Along the way, I've come across some design errors and other mistakes I've made. Some of them are more like lessons learned than actual mistakes. This is a consolidated list. Some have been or will be mentioned in more detailed project log entries. These would be inconsequential if this were an iterative design. I'd just fix them up and keep going. However, I expect that I will build exactly one of these garage door lighting controllers, so I'm working around them.
- In the PCB layout, I didn't allow enough space between the holes for the display screen mounts and the nearby screw terminal mounts. I worked around that by flattening the pins for the display screen mounts, and I turned one set of screw terminals around by 180 degrees. (Detailed in build instructions step 4. However, after switching to Phoenix connectors, turning by 180 degrees was no longer necessary.)
- Some GPIOs of an ESP32 do not have internal pull-up/pull-down resistors. I used two of those GPIOs where I needed pull-downs. I worked around that by adding the pull-downs across some existing pins. (Described in project log Pull up! Pull up! Pull up!)
- When testing those pull-down resistors after I soldered them, I was expecting to see about 10k ohms. Instead, it's pretty close to (but not quite) zero. There is no short between those holes in an unpopulated PCB. I'm still working on finding the cause of that problem. [I figured this out. Those resistors were just bad. They were from a batch I had on hand with a "10k" label, but they weren't anything near that. I swapped them for some 15k resistors that I measured before placing them.]
- OK, I'm an idiot on this one. Even though I called the project log item "Pull up! Pull up! Pull up!", I somehow ended up believing I needed pull-down resistors for the switches on the rotary encoders. I even had that working on the breadboard after I figured out the ESP32 GPIO situation. On the PCB, my switches seemed to be always either stuck "on" or "off", depending on my software configuration. When the light dawned on me, I rewired the resistors to pull up, and things worked as expected.
- I probably should have added I2C to the design in the first place, even if I didn't have a specific use for it, but I wasn't sure if I could use the RX/TX pins for I2C. When I tack-soldered wires for an I2C bus (described in project log Adding i2c), I arbitrarily planned to use GPIO22 for SCL. When the time came, I discovered that my "no connect" pin was somehow tied to ground. It's not grounded on an unpopulated board. Maybe I'll find it's related to the problem with the pull-down resistors (I hope, I hope [edit: nope, nope]). I changed my plan and instead used GPIO3 (right next to it) for SCL instead.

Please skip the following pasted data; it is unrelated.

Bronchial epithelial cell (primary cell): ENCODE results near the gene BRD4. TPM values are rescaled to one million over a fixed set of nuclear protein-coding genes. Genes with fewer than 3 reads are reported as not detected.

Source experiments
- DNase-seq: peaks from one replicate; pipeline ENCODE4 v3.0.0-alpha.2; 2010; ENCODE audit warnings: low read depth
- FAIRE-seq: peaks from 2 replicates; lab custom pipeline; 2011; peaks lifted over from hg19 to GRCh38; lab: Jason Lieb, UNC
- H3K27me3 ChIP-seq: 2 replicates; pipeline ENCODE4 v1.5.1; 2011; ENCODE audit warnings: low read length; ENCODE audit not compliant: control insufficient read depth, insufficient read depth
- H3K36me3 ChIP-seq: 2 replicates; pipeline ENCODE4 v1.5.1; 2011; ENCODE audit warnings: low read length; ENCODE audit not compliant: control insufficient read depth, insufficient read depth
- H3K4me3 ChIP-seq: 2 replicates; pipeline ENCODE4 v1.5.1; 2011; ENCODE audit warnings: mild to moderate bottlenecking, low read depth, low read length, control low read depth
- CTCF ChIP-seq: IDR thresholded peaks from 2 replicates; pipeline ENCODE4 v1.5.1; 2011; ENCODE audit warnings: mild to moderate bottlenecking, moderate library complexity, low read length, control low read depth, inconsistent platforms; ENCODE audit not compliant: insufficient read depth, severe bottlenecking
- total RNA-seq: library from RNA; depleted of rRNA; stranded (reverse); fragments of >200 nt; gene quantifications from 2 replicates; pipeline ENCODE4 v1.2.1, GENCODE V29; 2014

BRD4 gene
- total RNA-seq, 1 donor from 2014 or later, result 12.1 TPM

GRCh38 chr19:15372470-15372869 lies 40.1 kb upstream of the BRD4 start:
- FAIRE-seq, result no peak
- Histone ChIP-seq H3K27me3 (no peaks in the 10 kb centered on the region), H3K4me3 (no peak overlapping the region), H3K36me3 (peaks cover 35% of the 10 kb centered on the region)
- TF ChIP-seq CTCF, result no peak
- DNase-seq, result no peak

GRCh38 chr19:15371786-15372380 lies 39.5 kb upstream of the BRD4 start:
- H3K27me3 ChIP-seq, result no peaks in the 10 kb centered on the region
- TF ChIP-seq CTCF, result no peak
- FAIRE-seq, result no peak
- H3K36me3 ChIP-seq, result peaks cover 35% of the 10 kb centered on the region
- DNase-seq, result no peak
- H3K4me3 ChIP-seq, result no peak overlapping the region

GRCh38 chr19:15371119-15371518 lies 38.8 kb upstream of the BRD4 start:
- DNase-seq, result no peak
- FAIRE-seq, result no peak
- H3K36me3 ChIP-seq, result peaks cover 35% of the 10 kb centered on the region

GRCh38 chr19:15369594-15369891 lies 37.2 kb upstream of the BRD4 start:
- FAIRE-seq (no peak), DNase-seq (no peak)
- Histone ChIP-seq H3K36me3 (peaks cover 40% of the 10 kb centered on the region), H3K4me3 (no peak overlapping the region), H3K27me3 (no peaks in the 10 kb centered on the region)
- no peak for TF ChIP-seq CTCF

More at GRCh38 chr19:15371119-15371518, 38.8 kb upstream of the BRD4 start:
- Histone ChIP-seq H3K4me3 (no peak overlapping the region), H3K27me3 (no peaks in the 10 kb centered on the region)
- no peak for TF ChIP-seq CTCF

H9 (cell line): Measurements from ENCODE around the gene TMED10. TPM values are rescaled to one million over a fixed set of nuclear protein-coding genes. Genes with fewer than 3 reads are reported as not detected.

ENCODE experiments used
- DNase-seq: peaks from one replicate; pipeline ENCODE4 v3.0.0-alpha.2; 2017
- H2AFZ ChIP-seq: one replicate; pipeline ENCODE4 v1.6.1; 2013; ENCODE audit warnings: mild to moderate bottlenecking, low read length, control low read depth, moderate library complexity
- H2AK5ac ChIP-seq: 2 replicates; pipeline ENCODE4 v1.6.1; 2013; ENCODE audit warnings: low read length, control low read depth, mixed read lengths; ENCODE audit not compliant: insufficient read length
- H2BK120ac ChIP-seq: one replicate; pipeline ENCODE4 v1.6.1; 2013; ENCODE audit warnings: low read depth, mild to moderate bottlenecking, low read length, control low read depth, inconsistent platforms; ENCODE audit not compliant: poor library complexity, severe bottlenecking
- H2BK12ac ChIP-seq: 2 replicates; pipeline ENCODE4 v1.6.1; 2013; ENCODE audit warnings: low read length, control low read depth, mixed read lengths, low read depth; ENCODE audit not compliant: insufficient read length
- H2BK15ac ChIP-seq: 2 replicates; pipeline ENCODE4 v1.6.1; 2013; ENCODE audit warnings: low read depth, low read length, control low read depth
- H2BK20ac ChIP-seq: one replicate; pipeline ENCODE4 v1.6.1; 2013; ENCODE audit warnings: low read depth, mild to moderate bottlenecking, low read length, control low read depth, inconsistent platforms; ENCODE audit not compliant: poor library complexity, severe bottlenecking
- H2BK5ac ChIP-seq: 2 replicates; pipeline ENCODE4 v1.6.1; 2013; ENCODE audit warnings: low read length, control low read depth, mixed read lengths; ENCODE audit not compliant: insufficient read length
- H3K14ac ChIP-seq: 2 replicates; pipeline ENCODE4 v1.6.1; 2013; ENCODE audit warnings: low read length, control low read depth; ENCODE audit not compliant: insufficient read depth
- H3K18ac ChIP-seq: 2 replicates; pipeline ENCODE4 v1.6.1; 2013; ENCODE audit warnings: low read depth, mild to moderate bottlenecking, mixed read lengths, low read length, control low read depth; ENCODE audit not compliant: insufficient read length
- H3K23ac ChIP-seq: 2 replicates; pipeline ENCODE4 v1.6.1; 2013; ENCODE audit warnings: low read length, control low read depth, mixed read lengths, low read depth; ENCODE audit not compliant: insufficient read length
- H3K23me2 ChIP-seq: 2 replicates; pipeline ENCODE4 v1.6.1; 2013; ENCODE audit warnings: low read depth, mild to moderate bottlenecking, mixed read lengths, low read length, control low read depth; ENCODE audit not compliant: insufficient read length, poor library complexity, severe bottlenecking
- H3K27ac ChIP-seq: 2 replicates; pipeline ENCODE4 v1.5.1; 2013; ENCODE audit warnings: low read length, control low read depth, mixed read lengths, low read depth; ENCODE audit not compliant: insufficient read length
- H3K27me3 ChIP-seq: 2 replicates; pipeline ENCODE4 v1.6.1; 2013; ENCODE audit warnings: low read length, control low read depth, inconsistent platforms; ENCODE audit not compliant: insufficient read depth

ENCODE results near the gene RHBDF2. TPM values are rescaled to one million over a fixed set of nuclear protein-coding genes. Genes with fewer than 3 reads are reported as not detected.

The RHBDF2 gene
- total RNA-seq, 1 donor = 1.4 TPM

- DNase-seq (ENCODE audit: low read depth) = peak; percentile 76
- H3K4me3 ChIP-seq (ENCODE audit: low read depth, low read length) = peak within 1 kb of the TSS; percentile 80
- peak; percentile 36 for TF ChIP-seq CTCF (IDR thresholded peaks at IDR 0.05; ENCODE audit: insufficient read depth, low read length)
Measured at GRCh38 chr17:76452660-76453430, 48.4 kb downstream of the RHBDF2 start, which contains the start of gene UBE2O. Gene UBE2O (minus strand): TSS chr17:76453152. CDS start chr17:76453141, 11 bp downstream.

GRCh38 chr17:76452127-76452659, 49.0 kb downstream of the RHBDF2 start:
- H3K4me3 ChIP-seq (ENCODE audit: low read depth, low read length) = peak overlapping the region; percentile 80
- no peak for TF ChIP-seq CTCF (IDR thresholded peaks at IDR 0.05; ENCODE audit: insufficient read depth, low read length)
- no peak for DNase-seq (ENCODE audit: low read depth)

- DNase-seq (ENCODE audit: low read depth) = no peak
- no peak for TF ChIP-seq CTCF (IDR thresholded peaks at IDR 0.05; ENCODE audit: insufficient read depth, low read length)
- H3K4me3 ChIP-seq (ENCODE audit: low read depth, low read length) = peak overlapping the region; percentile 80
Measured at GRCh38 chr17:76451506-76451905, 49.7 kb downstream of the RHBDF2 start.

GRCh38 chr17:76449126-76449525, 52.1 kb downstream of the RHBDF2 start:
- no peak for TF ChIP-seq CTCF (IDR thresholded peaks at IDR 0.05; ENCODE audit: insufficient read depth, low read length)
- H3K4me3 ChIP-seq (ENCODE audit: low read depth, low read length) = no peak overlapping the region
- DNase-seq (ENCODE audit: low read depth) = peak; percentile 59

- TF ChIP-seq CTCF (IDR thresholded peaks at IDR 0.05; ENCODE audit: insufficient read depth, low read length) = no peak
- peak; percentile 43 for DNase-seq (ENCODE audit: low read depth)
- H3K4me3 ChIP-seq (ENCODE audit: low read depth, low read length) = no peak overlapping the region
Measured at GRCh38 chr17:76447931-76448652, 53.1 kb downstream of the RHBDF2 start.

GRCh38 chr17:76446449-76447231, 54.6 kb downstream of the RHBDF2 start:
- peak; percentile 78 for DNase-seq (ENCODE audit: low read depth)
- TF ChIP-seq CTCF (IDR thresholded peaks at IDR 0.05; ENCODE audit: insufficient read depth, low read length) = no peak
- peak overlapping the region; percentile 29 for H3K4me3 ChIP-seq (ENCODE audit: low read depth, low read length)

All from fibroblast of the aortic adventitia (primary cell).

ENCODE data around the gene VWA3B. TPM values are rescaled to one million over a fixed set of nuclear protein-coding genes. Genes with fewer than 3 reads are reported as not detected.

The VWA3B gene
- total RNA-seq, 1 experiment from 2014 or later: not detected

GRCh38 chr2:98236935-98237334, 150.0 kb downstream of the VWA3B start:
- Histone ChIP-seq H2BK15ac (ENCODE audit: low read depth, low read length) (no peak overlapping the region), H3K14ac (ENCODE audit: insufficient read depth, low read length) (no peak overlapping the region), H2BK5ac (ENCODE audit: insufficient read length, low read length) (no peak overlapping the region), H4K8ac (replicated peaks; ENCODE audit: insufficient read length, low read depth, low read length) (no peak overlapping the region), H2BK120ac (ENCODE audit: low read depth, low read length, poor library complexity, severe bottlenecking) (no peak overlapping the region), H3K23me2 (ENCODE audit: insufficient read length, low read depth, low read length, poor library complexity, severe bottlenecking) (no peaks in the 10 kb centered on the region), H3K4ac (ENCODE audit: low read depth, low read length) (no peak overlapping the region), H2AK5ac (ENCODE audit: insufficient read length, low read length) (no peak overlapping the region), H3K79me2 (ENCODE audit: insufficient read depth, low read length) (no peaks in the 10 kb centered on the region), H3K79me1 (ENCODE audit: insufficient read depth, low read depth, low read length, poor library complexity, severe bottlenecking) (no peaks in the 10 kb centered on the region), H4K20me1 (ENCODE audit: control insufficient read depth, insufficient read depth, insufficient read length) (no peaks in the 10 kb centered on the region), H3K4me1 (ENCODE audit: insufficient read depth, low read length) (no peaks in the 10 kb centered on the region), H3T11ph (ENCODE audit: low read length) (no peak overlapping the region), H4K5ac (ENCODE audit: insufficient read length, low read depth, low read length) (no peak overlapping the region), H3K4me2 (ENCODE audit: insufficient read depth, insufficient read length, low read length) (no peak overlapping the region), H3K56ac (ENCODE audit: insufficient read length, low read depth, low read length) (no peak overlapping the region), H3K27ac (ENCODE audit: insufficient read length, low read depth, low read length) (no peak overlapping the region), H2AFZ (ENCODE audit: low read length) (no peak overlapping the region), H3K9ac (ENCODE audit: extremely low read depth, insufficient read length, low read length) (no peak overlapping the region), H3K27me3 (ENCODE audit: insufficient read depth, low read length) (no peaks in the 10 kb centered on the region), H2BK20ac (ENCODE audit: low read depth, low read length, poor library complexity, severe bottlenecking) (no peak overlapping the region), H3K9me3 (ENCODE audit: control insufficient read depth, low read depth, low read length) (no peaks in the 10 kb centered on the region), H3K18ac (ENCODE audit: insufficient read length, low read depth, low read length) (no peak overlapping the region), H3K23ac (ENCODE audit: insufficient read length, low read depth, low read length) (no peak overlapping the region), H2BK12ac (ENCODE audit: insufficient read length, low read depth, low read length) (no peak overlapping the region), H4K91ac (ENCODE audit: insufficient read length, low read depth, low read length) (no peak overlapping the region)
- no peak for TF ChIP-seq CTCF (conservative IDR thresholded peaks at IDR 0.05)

- It's a good thing that I am using a framework (esphome.io) that allows for OTA updates. It's easy to pop the display off the mounting headers to get at the Sparkfun ESP32 Thing, but there is not enough room for me to insert a cable into the micro-USB port. It's at least 1/8 inch too cramped. (I found this pretty funny when I first found it.) If I were not using OTA, I guess I would do a more thorough search of my vast collection of micro-USB cables to see if I had one that fit. Or, maybe I would buy some kind of right-angle micro-USB thingy. Or, worst case, wire up some kind of custom USB monstrosity myself.
- I'm pretty happy with the manufactured PCB and most of my own work. One thing that I would do differently would be to increase the size of some of the text on the silkscreen layers. I would also increase the size of the lands around some of the holes. Both of these looked plenty big when looking at the layout on a screen, but I faked myself out due to my own inexperience in realizing how small they would be on the actual PCB. One might say I didn't have the right perspective (nyuk, nyuk!)
- I probably would use something other than the screw terminals for connecting the off-board wiring. They're OK, though the "play" in the plastic housings gives a less tidy look than I wanted. And, all that wiring does add a certain bulk overall. Perhaps in future projects, I'll use JST connectors or something similar. (See Revising my connectors. I eventually switched to a different kind of connector.)